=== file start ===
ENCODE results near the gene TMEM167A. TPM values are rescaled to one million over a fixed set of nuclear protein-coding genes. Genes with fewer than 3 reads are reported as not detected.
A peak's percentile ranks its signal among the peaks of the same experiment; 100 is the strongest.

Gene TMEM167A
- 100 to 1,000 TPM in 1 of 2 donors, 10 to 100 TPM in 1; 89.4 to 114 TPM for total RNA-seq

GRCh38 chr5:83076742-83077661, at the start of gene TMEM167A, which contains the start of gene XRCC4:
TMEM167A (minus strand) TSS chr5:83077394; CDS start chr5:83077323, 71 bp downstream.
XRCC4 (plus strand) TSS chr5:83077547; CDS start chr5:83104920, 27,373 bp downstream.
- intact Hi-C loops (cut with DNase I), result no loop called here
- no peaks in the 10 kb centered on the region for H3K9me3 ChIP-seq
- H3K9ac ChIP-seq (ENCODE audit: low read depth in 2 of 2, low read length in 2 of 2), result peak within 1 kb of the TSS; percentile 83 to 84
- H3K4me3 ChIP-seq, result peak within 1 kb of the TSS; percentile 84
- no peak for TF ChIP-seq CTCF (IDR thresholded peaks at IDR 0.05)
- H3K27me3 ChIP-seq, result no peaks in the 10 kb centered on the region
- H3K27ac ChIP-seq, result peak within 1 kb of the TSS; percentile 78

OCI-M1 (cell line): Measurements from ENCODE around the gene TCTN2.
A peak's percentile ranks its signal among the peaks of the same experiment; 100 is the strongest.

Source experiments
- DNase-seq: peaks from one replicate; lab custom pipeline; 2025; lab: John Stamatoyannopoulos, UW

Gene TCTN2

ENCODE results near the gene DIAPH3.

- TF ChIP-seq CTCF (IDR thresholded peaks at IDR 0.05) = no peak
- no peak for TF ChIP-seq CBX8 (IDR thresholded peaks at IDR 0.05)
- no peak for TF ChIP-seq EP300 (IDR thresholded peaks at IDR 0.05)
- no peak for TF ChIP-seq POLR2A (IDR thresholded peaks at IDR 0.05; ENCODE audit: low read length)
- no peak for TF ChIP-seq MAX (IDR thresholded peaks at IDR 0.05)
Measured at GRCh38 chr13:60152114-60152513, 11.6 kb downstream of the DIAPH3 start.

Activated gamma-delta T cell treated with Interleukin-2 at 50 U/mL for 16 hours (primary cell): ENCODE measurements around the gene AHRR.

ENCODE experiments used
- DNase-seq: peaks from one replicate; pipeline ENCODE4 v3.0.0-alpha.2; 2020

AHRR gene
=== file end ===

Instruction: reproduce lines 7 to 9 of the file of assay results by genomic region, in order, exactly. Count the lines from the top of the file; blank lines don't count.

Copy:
XRCC4 (plus strand) TSS chr5:83077547; CDS start chr5:83104920, 27,373 bp downstream.
- intact Hi-C loops (cut with DNase I), result no loop called here
- no peaks in the 10 kb centered on the region for H3K9me3 ChIP-seq